The use of each speaker supposes a scaffold or a ladder on which the other speakers lean. It is not about any use, properly understood, but about those uses that express, that have the capacity to update language towards a present, those that connect language with the creative process of existence itself.
It is a circumstantial process, without a doubt, provisional, created in each case, for each context, as rehearsals of forms that seek success. An infinitesimal but common process of almost invisible collective intelligence generates that immense creation that is a language.
That is why Saint Exupéry affirmed that words create their men. The words that arise from the creative experience, that go towards other men, transform them. With this advances, not only the meaning of existence, but a language, a gigantic harmonic form that does not have an individual origin, but a collective one. Only what is commonly felt will remain fixed in those infinite rehearsals of silent music, of music made into thought, which are languages.
A universe of shared successes
Not only verbal language is a great human creation, but any creative language, be it musical, be it visual, be it the language of a discipline such as mathematics or the language that man generates in the face of the emergence of a technology, such as digital language. Faced with creative realities, we create languages.
It is about modulations that help us to adapt to these realities, attempts to dance to the sound of that dimension of experience before which the human being must be updated, must be combined or assembled with it. The created language, which is a gigantic test of forms that are exposed and accepted, modified, buried by the great linguistic glacier, teaches us to understand that technology, circumstance, experience that arrives.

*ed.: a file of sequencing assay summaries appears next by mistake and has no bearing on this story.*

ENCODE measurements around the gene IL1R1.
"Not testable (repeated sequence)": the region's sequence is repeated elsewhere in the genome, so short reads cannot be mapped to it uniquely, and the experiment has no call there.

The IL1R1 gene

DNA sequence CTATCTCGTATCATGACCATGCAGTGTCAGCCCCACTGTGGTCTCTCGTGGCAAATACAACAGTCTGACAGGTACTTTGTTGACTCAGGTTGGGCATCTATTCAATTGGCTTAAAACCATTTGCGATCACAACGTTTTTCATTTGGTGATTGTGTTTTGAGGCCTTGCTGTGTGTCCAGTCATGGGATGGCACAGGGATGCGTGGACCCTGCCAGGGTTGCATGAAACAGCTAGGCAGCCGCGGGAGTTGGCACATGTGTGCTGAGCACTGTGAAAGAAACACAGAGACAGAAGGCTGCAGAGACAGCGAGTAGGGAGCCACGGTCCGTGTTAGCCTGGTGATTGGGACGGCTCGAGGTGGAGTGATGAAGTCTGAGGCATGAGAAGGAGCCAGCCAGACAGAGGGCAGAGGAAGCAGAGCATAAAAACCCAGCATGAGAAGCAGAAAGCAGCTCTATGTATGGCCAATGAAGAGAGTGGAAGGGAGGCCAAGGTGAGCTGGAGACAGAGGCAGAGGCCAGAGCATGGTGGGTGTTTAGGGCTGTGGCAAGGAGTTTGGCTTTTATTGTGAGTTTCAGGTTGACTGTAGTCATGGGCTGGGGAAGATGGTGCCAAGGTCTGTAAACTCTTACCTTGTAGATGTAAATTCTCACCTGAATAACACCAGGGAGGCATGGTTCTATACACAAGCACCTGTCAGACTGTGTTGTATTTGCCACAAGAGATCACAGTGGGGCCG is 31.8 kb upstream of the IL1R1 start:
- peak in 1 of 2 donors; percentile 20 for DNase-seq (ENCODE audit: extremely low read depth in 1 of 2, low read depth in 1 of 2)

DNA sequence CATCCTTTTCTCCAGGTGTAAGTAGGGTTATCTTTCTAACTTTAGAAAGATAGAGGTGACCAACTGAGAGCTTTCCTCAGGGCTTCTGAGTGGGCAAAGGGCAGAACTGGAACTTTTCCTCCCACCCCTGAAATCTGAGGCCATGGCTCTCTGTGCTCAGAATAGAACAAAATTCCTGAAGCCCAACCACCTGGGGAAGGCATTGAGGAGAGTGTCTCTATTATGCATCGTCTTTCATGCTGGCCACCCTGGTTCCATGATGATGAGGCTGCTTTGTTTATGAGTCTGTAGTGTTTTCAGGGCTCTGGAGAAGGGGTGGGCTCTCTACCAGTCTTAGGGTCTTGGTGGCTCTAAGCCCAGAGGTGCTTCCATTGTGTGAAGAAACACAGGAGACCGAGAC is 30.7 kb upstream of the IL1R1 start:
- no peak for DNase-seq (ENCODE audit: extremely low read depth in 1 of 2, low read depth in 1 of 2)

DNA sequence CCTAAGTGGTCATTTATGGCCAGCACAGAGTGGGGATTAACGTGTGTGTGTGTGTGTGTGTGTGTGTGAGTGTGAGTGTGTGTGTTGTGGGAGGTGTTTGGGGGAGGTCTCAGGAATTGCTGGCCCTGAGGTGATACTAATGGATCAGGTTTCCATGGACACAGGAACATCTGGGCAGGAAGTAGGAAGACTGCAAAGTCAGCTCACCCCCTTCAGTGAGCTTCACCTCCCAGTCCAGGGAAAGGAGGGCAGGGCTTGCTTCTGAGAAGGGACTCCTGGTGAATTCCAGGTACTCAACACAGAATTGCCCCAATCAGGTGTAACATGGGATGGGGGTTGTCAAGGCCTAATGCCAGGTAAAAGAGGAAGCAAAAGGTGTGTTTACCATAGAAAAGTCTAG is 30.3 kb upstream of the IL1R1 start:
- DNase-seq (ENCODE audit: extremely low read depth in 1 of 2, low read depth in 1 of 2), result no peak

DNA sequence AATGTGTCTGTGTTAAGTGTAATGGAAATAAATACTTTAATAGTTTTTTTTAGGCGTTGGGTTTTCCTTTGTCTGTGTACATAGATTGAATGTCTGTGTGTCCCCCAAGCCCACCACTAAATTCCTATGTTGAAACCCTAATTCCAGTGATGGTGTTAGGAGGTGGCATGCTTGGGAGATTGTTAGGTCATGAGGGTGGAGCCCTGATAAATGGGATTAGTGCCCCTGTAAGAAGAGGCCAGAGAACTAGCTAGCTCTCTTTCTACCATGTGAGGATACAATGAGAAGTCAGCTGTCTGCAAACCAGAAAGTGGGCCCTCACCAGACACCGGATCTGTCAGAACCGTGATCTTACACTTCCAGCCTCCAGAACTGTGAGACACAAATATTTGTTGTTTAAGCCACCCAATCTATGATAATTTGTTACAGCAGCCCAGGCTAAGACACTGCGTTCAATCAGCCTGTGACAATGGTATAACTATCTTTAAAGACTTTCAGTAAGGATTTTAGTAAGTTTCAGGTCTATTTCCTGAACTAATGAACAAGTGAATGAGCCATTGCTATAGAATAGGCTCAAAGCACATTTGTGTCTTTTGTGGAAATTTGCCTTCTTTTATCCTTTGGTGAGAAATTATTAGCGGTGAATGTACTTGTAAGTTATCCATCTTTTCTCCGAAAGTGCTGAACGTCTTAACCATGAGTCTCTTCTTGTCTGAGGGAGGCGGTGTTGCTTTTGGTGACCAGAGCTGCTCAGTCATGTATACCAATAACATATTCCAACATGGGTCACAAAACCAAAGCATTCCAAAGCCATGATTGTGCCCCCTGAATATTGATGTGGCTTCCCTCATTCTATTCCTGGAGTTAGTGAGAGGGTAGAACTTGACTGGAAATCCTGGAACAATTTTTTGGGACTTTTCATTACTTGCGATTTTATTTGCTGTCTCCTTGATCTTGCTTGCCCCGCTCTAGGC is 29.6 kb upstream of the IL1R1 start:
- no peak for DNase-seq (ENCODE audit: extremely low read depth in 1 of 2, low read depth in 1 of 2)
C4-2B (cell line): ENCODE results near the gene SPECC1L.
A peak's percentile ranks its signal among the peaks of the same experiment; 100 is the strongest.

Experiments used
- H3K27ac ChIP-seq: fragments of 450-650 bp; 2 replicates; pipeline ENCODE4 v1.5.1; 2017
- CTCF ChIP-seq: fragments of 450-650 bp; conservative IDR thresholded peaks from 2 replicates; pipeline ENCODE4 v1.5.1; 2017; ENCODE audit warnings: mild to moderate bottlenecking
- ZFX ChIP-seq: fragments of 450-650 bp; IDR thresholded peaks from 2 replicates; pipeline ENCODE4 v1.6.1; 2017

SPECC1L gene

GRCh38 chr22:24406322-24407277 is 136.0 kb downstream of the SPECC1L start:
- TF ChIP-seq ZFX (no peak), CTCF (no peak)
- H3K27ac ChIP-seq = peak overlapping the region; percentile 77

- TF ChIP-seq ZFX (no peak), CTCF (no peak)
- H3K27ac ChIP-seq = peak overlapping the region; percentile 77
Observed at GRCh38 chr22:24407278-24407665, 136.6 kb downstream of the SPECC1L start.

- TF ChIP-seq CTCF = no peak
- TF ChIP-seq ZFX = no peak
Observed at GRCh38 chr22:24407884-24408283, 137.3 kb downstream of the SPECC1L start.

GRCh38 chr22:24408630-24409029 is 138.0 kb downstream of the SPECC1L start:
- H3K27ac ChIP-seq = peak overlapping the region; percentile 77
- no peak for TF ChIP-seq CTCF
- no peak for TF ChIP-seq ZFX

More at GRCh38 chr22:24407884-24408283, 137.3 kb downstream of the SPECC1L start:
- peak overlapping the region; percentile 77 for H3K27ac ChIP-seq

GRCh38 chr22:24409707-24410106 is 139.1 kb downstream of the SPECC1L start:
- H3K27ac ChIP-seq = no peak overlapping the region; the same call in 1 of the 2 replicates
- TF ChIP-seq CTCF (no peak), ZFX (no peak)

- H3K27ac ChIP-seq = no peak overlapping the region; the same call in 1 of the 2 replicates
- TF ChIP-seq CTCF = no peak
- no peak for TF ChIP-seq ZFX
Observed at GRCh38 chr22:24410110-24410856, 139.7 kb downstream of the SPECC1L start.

It serves to create multiple variations and expressive interpretations that others know and share because they experience the same call to creative participation in the same way. As in the world of digital memes, or as in the world of jazz improvisation, each user is an artist who contributes to his proposal of forms. This is generating a great grammatical creation, a universe of successes that is shared, a language. Peirce said that men are signs: in a sense like this, each formation with meaning is in the place of a being that seeks it.
Hence we have affirmed, as heterodox as it may seem, that the important thing about language is not that it can be attributed to an author or a work, but that it is the creation of all, and hence the unfathomable origin of expressions, sayings or life. of words.
Freedom of creation is essential in language, because it is freedom that makes a language flow and live. A common and shared freedom, deeply linked to taste and idea. There are common tastes and canonical ideas, and these are, if you look for them, in language: that immense human creation that has no copyright and is our deepest and most common essence.
Author Bio: Eva Aladro is a Full Professor of Information Theory at the Complutense University of Madrid